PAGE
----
Coding standards are a collection of rules, guidelines, and best practices. Coding standards are important for safety, security, and reliability. In this course, we learn the most important and UiPath recommended coding standards. Starting from naming conventions to maintaining your code in the code repository, we cover all the best practices.
In this lesson, lets take a look at the best practices in storing various types of credentials used when developing an automation using UiPath.
Credentials are required by the Orchestrator to start an interactive Windows session on an unattended robot. They are defined in the Orchestrator Robot definitions. The password in stored encrypted with the 256 bit AES encryption algorithm and once set, the password cannot be displayed. There’s also the possibility of storing the passwords in CyberArk which is integrated with Orchestrator.
Application credentials should not be stored in the workflows or Config files in plain text, but rather they should be loaded from safer places like local Orchestrator or Windows Credential Store.
There are three ways of dealing with credentials natively in UiPath. They are displayed in the order of recommendation:
- Orchestrator Credential assets: They are stored securely in the SQL Server DB, with 256 bit AES. Once set, the password can’t be displayed. They are retrieved using the Get Credential activity under Orchestrator which returns a String Username and a SecureString Password. It also supports per robot values, like normal assets. Due to the increased security in the Orchestrator and global control, this is the recommended option.
- In case using Orchestrator Credential assets is not possible, the second best option is to use Windows Credential Store. Apart from getting the credentials, there’s the possibility to Add and Delete a credential from the store. There’s also a Request Credential activity for an Attended robot that creates a dialog at runtime designed to accept credentials. Using the Windows Credential Store will imply the credentials are stored locally on the robots and which means that in the case of deployment of a process on multiple robots, one needs to create the same credential on all robots.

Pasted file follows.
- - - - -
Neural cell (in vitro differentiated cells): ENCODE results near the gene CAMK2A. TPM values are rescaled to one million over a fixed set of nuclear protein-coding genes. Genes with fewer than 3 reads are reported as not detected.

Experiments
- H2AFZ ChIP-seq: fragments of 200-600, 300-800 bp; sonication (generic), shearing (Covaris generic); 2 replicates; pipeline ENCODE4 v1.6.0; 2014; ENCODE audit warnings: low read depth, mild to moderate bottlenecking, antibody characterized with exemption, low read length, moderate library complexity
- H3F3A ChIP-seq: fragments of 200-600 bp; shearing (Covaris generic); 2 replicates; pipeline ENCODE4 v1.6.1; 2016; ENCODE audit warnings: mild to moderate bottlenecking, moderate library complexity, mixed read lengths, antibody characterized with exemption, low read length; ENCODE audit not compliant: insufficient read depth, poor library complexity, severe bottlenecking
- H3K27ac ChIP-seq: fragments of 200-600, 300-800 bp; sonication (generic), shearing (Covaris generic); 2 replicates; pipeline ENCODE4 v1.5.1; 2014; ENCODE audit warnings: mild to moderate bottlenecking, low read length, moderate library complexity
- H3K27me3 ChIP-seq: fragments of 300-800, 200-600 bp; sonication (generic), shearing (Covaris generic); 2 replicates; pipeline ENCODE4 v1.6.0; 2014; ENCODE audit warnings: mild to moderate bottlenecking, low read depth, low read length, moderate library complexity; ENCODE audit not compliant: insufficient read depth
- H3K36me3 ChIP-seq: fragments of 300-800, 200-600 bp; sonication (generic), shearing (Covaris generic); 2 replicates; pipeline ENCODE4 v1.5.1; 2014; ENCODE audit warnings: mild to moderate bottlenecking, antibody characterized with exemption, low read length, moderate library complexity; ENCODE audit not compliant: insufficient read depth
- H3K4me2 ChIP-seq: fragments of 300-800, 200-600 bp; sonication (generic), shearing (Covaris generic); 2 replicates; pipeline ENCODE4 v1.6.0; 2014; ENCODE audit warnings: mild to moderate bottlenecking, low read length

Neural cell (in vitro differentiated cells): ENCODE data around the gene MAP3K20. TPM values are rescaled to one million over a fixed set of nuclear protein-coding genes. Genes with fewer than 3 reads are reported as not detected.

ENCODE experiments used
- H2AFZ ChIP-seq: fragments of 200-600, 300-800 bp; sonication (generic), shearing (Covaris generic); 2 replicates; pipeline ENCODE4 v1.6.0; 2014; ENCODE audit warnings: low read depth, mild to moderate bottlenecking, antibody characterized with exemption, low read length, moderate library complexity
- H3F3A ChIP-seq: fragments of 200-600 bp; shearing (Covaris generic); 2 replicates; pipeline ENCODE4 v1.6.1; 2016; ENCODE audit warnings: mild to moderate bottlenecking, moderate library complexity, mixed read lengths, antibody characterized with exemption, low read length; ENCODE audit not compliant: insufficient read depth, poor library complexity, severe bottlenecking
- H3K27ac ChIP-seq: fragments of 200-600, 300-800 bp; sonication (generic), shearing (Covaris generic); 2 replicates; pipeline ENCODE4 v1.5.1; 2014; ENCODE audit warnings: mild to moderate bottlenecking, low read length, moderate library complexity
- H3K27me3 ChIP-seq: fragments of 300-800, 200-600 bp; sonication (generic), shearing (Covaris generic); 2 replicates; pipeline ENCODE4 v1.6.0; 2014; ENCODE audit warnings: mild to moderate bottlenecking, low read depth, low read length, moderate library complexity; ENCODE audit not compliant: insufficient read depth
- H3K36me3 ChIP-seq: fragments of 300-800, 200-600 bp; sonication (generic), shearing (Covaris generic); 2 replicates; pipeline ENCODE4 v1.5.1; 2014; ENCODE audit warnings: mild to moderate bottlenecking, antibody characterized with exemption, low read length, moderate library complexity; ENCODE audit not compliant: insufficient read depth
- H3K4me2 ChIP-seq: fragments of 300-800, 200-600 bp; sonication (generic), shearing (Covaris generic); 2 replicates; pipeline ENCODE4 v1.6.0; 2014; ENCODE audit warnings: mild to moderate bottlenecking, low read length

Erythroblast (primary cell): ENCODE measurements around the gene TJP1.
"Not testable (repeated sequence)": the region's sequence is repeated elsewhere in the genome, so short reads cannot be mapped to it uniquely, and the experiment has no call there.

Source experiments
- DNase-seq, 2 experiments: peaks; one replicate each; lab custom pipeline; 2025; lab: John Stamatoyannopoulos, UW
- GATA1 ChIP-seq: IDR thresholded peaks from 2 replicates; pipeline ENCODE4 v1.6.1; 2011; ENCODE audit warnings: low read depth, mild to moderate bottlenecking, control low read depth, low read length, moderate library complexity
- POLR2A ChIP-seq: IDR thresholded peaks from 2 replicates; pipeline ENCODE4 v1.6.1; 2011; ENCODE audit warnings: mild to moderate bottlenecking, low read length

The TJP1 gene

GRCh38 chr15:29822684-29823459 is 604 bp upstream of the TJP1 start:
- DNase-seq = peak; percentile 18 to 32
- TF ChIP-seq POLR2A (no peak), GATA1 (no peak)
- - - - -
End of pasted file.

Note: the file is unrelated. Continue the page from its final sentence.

- Using the Get Password activity – last resort option that stores the password encrypted in the xaml file. The encryption is linked to the machine, so, for a successful decryption in deployment it requires re-typing of the password and saving the xaml file. The code cannot migrate without changes in this case.
The scope of the credential related variables, i.e. username and password should be limited to where they are needed. Never use a larger scope for these variables.
The password output from the GetCredentials activities is returned as a SecureString datatype. This is a special class in the .NET Framework that represents text that should be kept confidential. The password is not kept in plain text in memory, but rather obfuscated (not really encrypted) which makes it difficult to find the password if someone or something is just accessing the memory. Also, once the variable scope ends, the memory is immediately released, unlike normal Strings. Once a SecureString is retrieved, it should be used to log into the applications by using the Type Secure Text activity for normal applications or the Send Keys Secure activity for Terminals.
For other activities that require authentication, like email activities or HTTP and SOAP Request activities the password input type is String. In this case there’s the following method to convert the SecureString to a String:
UnsecurePassword = new System.Net.NetworkCredential("abc", SecurePassword).Password
The scope for the new UnsecurePassword, together with the SecureString password and String username should be limited to where it’s needed. The credential should not be used for any purpose other than the intended one.
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